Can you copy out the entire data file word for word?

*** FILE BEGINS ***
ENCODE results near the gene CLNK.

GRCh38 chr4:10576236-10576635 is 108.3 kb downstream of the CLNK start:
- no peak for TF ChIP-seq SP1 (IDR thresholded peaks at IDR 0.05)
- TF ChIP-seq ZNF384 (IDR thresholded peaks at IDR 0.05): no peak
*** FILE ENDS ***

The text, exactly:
ENCODE results near the gene CLNK.

GRCh38 chr4:10576236-10576635 is 108.3 kb downstream of the CLNK start:
- no peak for TF ChIP-seq SP1 (IDR thresholded peaks at IDR 0.05)
- TF ChIP-seq ZNF384 (IDR thresholded peaks at IDR 0.05): no peak